The announcement by the BBC that they plan to move light entertainment channel and home of more re-runs of Family Guy and American Dad than you could shake a stick at, online in a bid to save a hundred thousand pounds a year. Was met with a flurry of online protests, petitions, Facebook pages, with the channels talent being amongst the most vocal against the plan. Which is understandable who wants to lose their job.
But in all honesty the BBC’s plan to move BBC Three online is just a first step towards where I see television moving in the next few years. Towards a more connected, social, and interactive online experience. It’s already happening with the likes of Netflix and Lovefilm’s online streaming services growing in popularity and creating a TV consuming public that have a new desire to craft their own TV schedule. TV is slowly becoming less of a passive experience, an experience which saw the rise of the couch potato and is now moving towards an interactive, two way past time.
“The hashtag has helped to turn even the most niche programme into event television.”
You could say it all started way back in 2007 with the first documented use of a hashtag on the microblogging site Twitter. The hashtag gave people the abilty to group tweets into themes, and around events. Since then Hashtags have been used to raise awareness of charitable causes, political events and provide information related to natural disasters. But it’s the use of the Hashtag in television that has had the biggest effect. It’s now nearly unthinkable for a programme not to include it’s Hashtag within the first few minutes of broadcast. The hashtag has helped to turn even the most niche programme into event television. All the while pushing the TV experience from a total sit back and absorb, activty into something that demands your feedback, your insight, and your witty commetary.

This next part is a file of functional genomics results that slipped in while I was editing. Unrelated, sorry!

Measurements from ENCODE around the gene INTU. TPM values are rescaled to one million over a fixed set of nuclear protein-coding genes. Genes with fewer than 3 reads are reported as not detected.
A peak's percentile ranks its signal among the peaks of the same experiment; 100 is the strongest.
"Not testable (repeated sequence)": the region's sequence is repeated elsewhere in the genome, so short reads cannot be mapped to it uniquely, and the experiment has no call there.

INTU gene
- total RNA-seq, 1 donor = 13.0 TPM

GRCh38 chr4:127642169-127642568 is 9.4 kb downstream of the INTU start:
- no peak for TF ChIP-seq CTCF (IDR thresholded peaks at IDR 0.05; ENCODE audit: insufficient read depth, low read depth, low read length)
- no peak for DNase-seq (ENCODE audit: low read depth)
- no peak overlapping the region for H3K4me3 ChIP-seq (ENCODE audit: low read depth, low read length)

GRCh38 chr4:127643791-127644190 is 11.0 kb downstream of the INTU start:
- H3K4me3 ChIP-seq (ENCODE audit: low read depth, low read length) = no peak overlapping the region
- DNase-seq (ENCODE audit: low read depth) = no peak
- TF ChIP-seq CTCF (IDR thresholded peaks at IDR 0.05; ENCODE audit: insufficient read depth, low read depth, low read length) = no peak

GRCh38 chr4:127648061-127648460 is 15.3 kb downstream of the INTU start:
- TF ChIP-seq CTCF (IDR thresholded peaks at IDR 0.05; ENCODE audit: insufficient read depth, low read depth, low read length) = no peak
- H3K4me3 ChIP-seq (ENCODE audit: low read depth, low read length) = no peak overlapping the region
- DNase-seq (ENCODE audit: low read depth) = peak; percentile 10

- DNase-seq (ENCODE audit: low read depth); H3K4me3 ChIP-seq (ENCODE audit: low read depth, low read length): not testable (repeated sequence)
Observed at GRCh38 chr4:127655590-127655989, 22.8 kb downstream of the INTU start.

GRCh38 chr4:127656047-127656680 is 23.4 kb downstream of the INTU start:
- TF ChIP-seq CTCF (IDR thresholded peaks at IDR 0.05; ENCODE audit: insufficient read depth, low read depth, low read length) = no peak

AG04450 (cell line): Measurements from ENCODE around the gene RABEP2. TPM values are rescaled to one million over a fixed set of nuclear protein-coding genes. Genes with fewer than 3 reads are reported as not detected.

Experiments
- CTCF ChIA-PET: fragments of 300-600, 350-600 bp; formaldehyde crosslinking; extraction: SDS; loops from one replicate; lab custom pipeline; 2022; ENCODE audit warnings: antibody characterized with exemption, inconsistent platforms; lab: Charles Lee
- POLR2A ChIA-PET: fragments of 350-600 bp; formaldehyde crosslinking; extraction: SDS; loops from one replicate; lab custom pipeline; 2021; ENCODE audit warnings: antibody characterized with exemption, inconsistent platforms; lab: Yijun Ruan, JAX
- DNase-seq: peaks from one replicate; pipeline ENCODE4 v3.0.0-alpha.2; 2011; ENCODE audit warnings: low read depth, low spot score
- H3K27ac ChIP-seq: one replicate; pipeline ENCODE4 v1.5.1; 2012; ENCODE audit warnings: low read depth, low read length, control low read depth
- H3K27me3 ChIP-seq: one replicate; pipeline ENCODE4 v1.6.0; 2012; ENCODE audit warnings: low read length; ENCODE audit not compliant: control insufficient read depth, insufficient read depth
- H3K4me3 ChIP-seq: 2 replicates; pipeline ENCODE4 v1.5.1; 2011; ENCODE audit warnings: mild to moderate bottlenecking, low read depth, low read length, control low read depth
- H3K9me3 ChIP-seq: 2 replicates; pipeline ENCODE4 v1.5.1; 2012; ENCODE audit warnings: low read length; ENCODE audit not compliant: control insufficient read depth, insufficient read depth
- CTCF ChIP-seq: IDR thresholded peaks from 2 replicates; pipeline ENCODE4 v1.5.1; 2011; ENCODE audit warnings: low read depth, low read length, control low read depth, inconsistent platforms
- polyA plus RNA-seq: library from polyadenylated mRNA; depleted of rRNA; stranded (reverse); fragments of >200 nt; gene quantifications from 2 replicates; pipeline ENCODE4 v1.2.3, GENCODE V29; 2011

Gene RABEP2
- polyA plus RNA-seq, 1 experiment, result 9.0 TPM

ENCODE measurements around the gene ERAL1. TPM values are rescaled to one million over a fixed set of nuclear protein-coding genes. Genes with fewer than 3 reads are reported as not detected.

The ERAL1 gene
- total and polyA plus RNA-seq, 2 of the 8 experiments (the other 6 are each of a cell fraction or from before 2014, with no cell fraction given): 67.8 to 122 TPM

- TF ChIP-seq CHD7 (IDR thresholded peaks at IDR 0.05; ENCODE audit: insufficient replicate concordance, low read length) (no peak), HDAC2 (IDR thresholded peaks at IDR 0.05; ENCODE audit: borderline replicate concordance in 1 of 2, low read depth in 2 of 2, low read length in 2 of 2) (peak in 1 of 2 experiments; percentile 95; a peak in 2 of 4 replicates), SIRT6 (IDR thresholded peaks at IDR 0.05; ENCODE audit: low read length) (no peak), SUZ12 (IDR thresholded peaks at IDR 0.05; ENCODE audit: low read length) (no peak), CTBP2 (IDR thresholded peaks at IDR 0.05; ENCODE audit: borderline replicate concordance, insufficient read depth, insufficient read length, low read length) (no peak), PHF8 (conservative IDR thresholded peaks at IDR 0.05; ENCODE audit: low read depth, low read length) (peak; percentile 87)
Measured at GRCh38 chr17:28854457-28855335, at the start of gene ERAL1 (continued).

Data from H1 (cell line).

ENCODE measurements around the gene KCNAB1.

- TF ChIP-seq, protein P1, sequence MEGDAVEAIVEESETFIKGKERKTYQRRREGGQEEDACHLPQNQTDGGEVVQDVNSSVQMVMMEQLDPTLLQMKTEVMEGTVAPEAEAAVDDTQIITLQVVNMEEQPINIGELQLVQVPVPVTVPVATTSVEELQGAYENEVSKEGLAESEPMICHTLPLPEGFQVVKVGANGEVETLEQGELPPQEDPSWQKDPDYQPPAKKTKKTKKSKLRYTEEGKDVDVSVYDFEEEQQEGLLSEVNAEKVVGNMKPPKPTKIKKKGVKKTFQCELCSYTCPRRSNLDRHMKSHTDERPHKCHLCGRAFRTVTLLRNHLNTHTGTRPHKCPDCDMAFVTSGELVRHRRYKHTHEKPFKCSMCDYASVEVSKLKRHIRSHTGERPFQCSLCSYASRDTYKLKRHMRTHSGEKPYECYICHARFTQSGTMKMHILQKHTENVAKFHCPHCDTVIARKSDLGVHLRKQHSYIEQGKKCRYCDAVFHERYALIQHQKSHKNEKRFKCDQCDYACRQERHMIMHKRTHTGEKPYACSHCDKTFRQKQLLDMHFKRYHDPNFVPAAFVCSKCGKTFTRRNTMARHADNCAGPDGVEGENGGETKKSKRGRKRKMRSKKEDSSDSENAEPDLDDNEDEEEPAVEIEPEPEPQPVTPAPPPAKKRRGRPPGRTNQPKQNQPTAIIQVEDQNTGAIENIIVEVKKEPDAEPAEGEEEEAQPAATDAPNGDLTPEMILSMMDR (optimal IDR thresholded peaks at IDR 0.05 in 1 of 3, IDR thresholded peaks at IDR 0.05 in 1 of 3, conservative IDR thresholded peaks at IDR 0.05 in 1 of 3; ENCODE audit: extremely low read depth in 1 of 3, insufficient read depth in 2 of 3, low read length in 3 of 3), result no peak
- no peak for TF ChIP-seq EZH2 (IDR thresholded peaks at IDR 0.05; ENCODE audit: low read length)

Services like Beamly (formerly ZeeBox) have jumped on this new trend for interactive television experience. With it’s service allowing users to comment, share and gain greater insight into the programme their watching, and ultimately turning TV into a social event.
All this points towards a television of tomorrow being a much more online connected affair, which makes it only logical and damn near impossbile for it’s delivery not to be taken online too. There are already a myriad of services providing TV online, with the likes of TVCatchup providing access to pretty much the entire Freeview service over IP. Combine that with the offering from BBC’s own iPlayer service, ITV’s player and Channel 4’s 4OD and it’s already possible to pull the plug on the arial on the roof and rely entirely on your broadband connection.
Obviously there are still huddles to be overcome with regards to network capacity, the growing issue of net neutrality, and also the argument over who should be forced to pay for use of all this extra bandwidth. But even terrestrial television had hurdles to overcome before it became the mass media we have today.
So lets not mourn the passing of BBC Three from our TV guides, and celebrate it as a first step towards Televison 2.0 a more connected, more interactive, more social televisual experience.